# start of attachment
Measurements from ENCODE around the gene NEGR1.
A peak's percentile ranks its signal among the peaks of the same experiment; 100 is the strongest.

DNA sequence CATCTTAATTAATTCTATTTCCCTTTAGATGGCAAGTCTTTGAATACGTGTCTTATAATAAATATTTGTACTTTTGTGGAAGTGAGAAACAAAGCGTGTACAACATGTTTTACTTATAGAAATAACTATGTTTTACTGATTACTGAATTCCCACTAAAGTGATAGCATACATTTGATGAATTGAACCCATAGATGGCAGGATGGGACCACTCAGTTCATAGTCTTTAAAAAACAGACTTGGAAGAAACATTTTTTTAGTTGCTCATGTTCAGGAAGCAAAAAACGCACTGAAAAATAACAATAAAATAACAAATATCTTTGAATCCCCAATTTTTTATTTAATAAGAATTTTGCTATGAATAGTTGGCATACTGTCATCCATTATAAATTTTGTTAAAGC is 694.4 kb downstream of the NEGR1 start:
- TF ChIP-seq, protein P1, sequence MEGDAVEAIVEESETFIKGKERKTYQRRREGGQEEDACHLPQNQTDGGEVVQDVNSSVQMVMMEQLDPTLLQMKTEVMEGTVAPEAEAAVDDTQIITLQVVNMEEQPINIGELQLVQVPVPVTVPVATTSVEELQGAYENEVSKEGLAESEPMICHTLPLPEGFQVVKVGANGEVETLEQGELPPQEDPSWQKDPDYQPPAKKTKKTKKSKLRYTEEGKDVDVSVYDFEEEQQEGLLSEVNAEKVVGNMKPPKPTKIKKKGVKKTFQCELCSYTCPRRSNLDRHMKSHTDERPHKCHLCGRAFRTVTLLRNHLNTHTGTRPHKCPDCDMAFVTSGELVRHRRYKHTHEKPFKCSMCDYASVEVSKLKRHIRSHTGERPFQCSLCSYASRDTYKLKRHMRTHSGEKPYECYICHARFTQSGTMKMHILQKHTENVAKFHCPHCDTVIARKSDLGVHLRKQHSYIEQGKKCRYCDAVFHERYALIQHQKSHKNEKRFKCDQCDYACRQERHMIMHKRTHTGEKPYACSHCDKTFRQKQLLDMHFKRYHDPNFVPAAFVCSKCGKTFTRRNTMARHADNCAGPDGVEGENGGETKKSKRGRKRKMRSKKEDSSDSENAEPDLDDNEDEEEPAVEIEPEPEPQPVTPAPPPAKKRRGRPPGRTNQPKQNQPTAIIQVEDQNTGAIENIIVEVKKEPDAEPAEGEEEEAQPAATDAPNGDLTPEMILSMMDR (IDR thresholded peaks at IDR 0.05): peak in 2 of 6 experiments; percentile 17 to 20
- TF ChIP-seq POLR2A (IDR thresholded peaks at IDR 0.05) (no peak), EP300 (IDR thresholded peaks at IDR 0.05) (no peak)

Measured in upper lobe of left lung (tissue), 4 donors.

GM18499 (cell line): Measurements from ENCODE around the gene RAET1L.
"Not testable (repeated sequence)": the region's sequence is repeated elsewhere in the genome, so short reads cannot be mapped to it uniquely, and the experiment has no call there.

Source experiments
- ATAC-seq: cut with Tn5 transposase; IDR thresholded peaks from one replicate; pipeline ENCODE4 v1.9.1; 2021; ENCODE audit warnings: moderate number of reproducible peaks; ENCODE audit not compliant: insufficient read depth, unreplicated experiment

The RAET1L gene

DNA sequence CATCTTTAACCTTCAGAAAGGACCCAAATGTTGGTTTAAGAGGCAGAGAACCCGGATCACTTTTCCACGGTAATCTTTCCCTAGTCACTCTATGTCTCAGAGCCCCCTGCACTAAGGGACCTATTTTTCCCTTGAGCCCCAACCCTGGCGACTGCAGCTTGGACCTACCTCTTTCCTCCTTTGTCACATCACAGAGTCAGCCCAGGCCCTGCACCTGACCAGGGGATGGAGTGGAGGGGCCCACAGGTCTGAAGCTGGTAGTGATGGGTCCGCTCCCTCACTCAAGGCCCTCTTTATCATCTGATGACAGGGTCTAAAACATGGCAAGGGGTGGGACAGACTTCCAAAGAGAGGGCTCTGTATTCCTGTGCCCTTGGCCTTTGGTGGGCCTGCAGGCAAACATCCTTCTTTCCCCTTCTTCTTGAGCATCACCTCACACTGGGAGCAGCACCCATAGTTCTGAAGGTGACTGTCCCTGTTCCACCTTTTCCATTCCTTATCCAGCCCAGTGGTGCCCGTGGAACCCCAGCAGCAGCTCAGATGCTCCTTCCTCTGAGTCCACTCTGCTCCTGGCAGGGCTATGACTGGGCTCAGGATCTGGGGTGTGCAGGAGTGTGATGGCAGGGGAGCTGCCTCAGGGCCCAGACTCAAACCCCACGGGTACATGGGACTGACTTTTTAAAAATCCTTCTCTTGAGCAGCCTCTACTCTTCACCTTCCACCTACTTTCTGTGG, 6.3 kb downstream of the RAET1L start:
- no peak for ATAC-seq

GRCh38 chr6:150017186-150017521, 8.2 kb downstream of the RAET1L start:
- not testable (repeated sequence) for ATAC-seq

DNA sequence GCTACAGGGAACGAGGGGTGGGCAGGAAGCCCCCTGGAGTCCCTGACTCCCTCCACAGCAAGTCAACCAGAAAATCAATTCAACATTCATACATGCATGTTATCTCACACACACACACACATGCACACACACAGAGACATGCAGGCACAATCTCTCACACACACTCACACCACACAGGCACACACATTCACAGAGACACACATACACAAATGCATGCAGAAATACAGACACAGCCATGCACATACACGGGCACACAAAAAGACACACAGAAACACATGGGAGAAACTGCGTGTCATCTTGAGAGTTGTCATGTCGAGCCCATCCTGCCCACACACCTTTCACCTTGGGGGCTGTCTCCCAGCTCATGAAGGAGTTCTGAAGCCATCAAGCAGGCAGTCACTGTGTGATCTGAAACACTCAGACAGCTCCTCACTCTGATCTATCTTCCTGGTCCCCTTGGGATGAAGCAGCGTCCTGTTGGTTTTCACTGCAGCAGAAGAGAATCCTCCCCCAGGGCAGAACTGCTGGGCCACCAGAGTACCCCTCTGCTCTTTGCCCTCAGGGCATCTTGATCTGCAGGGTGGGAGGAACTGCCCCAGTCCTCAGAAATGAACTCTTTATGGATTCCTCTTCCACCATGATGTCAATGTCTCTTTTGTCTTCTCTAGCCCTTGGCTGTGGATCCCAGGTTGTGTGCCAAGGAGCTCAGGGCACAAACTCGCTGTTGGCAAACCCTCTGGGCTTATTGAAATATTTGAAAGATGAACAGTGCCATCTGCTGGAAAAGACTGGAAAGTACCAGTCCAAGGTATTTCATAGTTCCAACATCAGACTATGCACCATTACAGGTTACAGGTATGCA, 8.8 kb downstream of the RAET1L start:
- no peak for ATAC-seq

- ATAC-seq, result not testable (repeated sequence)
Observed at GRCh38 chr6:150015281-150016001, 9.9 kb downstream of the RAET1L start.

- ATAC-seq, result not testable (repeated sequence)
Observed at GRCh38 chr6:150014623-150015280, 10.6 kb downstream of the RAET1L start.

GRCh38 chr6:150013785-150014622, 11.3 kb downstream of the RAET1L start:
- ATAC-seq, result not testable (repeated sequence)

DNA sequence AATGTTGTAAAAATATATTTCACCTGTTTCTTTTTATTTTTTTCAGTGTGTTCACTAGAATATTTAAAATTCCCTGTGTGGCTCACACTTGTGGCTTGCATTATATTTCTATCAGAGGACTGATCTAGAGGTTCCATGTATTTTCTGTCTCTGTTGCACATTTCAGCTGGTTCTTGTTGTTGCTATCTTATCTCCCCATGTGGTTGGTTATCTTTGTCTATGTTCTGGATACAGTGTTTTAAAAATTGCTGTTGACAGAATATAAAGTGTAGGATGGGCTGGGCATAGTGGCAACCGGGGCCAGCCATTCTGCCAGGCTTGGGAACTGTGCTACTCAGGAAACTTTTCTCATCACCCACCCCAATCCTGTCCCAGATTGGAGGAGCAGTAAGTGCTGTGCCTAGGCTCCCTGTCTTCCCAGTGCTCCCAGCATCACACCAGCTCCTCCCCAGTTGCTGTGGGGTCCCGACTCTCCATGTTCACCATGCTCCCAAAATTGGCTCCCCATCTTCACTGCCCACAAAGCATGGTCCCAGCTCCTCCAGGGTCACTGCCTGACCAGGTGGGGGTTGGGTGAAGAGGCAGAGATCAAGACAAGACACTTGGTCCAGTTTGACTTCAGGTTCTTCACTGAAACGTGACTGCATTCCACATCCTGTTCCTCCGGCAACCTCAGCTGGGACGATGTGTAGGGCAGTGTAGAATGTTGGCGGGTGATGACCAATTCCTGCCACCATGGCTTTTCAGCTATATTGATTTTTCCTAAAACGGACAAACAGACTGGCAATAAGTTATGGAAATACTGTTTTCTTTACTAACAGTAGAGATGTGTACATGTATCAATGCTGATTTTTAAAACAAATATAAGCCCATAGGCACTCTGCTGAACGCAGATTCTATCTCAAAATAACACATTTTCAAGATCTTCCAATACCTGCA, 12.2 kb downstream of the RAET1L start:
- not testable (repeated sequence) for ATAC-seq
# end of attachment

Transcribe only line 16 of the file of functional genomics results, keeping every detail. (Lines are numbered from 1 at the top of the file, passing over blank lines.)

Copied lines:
DNA sequence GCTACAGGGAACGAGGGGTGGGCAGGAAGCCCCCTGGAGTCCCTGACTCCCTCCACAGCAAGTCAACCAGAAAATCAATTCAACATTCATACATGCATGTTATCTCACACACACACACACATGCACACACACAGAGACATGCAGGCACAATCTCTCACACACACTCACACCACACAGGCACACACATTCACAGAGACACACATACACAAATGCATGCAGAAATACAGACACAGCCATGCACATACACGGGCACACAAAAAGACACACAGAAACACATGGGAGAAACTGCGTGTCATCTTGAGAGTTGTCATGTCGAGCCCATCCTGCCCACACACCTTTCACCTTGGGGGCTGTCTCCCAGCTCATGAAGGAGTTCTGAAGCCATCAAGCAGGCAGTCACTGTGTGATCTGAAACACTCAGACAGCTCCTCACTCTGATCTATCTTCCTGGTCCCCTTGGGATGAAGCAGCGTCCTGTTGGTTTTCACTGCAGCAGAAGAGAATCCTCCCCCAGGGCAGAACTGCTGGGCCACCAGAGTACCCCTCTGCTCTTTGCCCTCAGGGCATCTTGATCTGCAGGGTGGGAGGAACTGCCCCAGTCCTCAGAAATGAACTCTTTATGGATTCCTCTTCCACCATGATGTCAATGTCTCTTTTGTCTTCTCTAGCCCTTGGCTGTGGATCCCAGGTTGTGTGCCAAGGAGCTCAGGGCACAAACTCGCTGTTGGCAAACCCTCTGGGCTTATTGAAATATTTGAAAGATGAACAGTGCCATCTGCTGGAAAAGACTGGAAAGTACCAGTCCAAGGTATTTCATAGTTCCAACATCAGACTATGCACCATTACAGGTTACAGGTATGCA, 8.8 kb downstream of the RAET1L start: